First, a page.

The deaths of six construction workers in a crash Wednesday along a busy Maryland highway are putting a spotlight on the dangers road crews face as highway projects increase across the country.
The fatalities come as federal officials and the highway construction industry make a new push to protect workers after years of increasing deaths and a boom in road-building funded by the infrastructure law. A rise in road deaths during the pandemic, often attributed to unsafe driving, has also caught the industry’s attention amid calls to boost safety.
Troopers responded to the Baltimore County crash about 12:40 p.m. Wednesday along the inner loop of Interstate 695 at Security Boulevard, police said in a statement.
According to an initial investigation, the driver of a gray Acura TLX, later identified as Lisa Adrienna Lea, 54, of Randallstown, Md., was trying to change lanes when her car struck the front corner panel on the passenger side of a Volkswagen Jetta driven by Melachi Brown, 20, of Windsor Mill, Md. That caused the Acura to lose control and hit the highway workers before overturning, police said.
Maryland State Police identified the dead workers as Rolando Ruiz, 46, of Laurel; Carlos Orlando Villatoro Escobar, 43, of Frederick; Jose Armando Escobar, 52, of Frederick; Mahlon Simmons III, 31, of Union Bridge; Mahlon Simmons II, 52, of Union Bridge; and Sybil Lee DiMaggio, 46, of Glen Burnie.
Villatoro Escobar and Armando Escobar were brothers. Maritza Guzman de Villatoro, Villatoro Escobar’s wife, struggled through tears to describe how the crash had taken both her brother-in-law as well as her childhood sweetheart and husband of more than two decades.
“There are no words,” she said in a phone interview in Spanish, pausing every few minutes. “What can I tell you? Drivers need to be more careful when they’re on the road. Innocent people pay later for their mistakes.”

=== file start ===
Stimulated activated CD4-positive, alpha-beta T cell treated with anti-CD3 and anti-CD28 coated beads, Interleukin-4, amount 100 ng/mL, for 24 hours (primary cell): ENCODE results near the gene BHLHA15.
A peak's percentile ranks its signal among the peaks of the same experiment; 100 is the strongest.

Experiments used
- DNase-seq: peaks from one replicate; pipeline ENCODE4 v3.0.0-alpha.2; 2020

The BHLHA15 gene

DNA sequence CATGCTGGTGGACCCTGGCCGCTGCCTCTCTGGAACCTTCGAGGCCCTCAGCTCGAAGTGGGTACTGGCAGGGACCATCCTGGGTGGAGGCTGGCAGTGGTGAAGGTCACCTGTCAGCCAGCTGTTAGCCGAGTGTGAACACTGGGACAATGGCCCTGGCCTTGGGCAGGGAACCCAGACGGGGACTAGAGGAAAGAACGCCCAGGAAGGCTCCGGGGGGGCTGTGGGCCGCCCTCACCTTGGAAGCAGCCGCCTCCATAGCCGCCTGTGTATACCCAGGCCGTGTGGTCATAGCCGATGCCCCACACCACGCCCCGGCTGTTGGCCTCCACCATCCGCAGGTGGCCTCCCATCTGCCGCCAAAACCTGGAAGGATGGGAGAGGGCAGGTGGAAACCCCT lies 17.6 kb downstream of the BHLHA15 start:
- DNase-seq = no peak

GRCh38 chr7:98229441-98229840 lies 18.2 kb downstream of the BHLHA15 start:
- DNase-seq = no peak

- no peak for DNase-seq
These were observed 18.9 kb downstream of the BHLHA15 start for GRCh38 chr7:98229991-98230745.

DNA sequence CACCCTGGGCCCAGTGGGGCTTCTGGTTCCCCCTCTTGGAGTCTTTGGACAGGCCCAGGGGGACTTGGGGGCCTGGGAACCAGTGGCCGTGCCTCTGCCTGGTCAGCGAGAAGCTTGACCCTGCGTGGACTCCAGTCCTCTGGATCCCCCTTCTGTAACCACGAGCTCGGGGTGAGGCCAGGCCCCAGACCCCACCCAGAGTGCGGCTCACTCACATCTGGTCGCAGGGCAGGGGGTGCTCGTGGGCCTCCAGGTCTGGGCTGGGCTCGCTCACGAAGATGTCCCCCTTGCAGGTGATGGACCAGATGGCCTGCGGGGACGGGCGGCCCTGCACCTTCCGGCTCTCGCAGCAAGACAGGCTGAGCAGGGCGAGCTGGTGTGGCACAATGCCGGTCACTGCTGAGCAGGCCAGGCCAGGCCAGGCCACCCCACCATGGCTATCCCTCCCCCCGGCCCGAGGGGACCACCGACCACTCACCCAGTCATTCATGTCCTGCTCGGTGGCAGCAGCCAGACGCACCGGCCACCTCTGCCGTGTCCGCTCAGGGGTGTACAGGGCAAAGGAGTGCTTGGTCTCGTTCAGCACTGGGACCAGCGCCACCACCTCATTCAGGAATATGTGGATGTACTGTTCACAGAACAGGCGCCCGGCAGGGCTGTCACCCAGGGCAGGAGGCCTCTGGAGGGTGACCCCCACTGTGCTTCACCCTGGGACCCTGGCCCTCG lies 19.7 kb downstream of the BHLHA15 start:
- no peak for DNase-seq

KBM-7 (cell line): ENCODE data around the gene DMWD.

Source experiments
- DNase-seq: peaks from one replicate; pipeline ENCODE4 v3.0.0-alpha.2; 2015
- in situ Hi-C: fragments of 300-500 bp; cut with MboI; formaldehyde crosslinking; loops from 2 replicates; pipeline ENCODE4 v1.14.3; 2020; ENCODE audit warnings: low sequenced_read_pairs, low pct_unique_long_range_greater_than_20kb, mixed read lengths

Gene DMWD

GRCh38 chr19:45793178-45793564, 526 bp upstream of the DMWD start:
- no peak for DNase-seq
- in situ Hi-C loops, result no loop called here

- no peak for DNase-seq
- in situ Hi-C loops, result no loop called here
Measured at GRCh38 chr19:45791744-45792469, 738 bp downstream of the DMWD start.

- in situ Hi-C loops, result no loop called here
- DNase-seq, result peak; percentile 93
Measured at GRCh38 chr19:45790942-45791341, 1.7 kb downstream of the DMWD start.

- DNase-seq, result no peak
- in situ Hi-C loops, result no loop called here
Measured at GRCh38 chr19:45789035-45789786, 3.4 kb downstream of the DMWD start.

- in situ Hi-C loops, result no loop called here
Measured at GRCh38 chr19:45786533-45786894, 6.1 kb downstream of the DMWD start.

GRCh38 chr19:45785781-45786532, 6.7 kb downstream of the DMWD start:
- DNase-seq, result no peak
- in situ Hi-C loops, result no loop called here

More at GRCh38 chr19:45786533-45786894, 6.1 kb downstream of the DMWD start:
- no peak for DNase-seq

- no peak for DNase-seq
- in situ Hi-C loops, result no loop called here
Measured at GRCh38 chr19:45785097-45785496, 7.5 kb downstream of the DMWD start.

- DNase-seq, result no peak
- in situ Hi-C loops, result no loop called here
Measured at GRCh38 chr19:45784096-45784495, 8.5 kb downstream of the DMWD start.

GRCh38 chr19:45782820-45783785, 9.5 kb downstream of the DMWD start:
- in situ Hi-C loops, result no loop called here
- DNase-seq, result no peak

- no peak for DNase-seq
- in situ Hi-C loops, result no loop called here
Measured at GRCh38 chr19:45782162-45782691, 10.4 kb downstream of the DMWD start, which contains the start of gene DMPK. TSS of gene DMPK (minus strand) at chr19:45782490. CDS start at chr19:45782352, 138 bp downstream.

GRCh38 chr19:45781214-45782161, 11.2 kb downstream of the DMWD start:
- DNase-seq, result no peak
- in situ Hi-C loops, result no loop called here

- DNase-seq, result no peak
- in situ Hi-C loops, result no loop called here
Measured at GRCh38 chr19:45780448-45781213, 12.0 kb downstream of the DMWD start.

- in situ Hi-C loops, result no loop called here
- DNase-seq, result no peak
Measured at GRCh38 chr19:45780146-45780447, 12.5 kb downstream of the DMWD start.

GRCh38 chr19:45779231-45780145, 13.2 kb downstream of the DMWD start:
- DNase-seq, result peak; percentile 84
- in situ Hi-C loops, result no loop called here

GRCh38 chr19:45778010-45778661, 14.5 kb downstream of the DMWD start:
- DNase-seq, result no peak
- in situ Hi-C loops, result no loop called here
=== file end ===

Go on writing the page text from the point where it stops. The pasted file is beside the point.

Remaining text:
While Villatoro Escobar had never been particularly religious when he was younger, Guzman encouraged him to start coming with her to church.
“Sometimes, we would feel stressed with work,” said Guzman, a cook. “But then we would go to church, hear the word of God, and come back with a different feeling.”
Now, she noted, it was his job that had killed him.
Michael Sakata, chief executive of the Maryland Transportation Builders & Materials Association, said DiMaggio worked for construction firm KCI and the other five worked for contractor Concrete General.
Lea, who was the sole occupant of the Acura, was taken to Maryland Shock Trauma Center. She could not be reached for comment Thursday. Brown did not report injuries, police said.
Nathan J. Beil, chief executive of KCI, said before the workers were identified Thursday that he had little information about what happened during the crash, which occurred on the Baltimore Beltway about eight miles west of downtown.
“It’s a very difficult time,” he said. “The firms involved are simply focusing on the human element.”
Officials with Concrete General did not respond to a request for comment.
Villatoro Escobar had worked in construction since coming to Maryland from El Salvador, Guzman said. When he started working on a job site along I-695 this week, he warned he would have to leave their home earlier and return later to make the 42-mile trip.
Guzman, 41, met Villatoro Escobar when they were teenagers in their hometown of Anamorós, a small city in eastern El Salvador. From the start, he seemed like a responsible, hard worker.
“He wasn’t distant, or one of those guys who got in trouble all the time,” she said, “and I fell in love with him over that.”
They decided in 2011 to seek more opportunities for their three children and join family members in the United States. Villatoro Escobar came first, working 10-hour days and sometimes a sixth day on Saturday to save money so the rest of the family could join him a few years later.
“He fought to make sure we had everything we needed,” she said. On weekends, he would watch Real Madrid soccer matches and take their children hiking or drive them to the mall.
George Durm, the husband of DiMaggio, said the two met in high school and lost touch for 20 years. They reconnected about five years ago and married. Durm said his wife loved her job and two children, and he called her a “fantastic person.”